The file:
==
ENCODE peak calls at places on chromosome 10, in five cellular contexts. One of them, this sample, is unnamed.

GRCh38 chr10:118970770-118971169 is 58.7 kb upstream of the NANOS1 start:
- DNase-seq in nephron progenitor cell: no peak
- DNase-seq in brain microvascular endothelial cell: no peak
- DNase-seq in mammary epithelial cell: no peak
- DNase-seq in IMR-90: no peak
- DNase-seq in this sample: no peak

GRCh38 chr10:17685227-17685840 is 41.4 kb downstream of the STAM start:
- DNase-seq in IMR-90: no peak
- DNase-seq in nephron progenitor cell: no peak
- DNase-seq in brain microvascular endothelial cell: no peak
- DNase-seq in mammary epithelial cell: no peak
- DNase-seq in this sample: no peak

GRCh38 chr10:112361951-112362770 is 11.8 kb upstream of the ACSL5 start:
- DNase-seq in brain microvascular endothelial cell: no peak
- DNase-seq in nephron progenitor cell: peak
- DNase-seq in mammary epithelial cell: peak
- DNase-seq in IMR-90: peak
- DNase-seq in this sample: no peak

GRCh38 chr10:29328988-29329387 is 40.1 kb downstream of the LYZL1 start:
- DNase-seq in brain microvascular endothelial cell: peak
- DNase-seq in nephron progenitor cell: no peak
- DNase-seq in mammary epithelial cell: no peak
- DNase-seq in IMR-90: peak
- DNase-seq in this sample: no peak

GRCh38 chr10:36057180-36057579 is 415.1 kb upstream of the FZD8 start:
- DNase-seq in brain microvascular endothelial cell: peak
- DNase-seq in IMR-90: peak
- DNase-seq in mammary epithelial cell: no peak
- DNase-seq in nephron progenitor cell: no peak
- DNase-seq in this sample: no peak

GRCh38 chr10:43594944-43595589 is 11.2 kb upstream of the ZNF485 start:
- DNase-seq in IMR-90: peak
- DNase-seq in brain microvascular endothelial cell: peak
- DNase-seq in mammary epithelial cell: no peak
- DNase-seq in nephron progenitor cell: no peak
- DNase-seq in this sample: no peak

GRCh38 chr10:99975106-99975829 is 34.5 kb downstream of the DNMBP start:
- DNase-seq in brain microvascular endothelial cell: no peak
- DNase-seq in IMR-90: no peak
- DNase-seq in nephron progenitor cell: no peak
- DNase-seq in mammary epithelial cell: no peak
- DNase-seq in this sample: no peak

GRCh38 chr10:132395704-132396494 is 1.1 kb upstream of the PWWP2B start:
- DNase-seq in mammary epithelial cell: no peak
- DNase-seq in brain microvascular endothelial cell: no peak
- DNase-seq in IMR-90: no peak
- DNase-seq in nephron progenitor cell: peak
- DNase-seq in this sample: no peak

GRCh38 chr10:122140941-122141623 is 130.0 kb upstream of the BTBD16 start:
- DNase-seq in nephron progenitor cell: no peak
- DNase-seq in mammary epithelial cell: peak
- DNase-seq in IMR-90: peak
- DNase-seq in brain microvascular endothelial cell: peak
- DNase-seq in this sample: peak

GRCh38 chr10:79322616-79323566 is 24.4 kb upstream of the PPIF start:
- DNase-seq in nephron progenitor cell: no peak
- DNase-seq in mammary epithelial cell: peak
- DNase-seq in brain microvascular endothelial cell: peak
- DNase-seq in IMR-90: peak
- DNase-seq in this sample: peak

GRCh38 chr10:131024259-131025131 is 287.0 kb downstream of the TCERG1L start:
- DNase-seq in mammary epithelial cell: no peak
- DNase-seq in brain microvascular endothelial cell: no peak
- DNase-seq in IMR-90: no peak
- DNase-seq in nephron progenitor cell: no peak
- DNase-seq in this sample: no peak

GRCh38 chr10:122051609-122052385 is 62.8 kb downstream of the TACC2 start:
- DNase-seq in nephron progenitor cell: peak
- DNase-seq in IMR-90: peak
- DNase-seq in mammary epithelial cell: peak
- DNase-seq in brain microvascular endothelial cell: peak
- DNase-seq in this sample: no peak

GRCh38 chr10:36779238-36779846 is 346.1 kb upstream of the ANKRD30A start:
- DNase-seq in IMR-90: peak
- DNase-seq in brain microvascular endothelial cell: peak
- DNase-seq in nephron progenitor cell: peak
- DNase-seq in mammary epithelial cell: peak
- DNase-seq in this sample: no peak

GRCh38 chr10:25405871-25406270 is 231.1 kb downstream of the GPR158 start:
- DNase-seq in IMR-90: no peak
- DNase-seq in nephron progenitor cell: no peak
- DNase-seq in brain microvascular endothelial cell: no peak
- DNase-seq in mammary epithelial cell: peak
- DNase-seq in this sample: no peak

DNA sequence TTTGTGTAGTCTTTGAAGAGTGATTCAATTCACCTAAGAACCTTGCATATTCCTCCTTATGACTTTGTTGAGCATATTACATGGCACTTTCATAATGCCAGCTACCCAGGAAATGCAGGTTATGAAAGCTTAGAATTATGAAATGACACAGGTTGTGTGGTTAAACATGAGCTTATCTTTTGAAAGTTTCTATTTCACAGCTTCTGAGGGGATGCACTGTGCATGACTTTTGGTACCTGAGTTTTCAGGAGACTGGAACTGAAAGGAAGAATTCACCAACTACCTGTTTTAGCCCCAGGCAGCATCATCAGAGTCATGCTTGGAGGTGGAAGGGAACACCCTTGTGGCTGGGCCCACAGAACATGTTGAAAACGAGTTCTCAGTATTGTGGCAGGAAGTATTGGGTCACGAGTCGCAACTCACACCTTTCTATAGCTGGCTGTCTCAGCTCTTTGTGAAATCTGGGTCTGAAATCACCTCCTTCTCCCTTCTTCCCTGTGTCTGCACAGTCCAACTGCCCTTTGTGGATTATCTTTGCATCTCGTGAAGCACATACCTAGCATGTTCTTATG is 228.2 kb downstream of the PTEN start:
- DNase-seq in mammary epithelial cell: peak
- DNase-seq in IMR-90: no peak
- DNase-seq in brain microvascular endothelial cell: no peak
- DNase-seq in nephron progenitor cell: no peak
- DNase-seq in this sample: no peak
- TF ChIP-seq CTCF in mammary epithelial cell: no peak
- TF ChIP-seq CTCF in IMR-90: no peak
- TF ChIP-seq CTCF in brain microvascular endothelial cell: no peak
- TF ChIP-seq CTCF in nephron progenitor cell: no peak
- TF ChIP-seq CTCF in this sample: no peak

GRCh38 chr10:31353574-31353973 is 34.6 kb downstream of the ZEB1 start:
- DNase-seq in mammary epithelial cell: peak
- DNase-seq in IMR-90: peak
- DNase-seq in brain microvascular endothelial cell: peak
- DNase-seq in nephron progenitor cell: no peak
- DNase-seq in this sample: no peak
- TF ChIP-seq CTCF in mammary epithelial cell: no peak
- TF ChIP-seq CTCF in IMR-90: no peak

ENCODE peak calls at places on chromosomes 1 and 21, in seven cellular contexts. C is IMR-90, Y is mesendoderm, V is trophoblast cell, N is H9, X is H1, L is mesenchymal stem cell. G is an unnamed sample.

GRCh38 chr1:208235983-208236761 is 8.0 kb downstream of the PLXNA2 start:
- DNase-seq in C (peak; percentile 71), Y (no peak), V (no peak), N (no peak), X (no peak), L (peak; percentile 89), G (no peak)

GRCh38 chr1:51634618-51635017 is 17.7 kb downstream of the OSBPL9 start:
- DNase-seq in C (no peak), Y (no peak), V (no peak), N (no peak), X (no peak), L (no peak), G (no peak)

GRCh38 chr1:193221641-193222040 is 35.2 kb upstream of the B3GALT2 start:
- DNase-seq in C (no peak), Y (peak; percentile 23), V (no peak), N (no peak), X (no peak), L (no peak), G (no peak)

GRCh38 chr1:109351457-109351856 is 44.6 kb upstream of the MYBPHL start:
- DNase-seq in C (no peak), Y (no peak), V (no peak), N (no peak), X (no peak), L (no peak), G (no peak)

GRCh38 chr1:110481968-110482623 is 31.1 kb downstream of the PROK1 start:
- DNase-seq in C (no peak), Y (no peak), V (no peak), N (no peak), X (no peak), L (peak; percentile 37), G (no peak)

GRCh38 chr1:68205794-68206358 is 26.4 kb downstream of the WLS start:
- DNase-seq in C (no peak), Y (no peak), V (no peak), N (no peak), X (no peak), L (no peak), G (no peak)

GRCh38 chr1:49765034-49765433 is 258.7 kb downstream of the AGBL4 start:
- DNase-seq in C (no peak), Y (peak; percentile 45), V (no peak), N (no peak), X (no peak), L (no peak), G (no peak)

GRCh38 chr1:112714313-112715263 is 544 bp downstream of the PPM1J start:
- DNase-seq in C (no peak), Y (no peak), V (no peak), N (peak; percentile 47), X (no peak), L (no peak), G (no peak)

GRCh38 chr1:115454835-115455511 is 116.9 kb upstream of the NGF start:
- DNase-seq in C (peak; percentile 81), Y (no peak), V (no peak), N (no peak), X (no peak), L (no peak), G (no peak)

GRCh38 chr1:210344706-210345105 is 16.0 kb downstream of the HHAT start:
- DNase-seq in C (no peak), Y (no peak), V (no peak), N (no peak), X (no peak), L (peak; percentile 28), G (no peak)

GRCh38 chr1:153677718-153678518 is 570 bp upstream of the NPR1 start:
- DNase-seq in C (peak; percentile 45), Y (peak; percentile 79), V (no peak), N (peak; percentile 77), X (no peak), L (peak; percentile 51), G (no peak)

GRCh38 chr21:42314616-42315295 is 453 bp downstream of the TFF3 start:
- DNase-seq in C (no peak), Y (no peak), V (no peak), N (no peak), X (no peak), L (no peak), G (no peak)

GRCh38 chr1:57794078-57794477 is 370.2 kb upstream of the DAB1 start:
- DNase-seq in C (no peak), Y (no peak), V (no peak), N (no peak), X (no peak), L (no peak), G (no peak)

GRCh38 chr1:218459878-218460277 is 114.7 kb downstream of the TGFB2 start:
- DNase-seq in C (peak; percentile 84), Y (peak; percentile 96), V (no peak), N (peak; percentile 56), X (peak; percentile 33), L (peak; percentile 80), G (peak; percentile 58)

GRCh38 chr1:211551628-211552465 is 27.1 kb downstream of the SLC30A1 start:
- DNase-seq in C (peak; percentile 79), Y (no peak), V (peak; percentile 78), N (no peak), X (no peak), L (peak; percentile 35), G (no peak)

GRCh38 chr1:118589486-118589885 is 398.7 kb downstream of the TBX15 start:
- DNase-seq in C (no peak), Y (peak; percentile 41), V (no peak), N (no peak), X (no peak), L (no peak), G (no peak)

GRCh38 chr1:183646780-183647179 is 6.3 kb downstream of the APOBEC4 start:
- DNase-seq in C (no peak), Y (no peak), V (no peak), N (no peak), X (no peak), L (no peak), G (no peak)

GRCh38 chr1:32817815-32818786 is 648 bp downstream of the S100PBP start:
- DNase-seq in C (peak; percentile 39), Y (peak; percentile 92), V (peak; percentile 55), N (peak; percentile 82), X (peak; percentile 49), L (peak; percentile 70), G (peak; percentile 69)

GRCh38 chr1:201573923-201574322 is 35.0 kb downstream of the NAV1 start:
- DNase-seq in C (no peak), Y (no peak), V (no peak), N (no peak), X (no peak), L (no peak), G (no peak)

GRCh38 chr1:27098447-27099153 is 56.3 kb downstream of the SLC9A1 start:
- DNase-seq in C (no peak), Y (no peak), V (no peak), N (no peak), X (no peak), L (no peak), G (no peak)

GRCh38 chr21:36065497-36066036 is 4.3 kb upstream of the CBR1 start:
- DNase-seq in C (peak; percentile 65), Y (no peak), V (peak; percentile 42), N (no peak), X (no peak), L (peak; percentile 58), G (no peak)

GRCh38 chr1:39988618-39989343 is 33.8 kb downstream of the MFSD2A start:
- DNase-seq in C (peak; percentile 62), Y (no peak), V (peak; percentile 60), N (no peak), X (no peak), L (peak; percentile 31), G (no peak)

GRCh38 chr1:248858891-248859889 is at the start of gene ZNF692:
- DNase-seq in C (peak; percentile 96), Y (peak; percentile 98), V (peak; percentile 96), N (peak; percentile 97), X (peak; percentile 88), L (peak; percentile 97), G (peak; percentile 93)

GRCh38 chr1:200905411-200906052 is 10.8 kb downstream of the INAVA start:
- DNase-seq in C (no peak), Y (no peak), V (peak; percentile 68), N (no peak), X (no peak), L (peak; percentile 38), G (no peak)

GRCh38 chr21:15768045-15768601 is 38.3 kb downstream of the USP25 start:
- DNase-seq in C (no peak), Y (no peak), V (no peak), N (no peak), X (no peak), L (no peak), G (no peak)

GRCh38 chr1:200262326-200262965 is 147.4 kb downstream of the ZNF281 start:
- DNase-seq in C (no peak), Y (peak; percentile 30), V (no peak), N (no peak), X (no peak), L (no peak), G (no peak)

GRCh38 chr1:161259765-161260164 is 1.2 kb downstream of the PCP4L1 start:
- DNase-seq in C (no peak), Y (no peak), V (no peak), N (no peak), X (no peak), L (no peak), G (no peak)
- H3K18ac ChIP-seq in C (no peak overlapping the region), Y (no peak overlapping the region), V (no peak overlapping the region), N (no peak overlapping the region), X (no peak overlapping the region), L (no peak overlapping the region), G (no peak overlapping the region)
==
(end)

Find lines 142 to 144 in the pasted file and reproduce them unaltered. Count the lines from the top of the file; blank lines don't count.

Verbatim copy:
GRCh38 chr1:201573923-201574322 is 35.0 kb downstream of the NAV1 start:
- DNase-seq in C (no peak), Y (no peak), V (no peak), N (no peak), X (no peak), L (no peak), G (no peak)

GRCh38 chr1:27098447-27099153 is 56.3 kb downstream of the SLC9A1 start: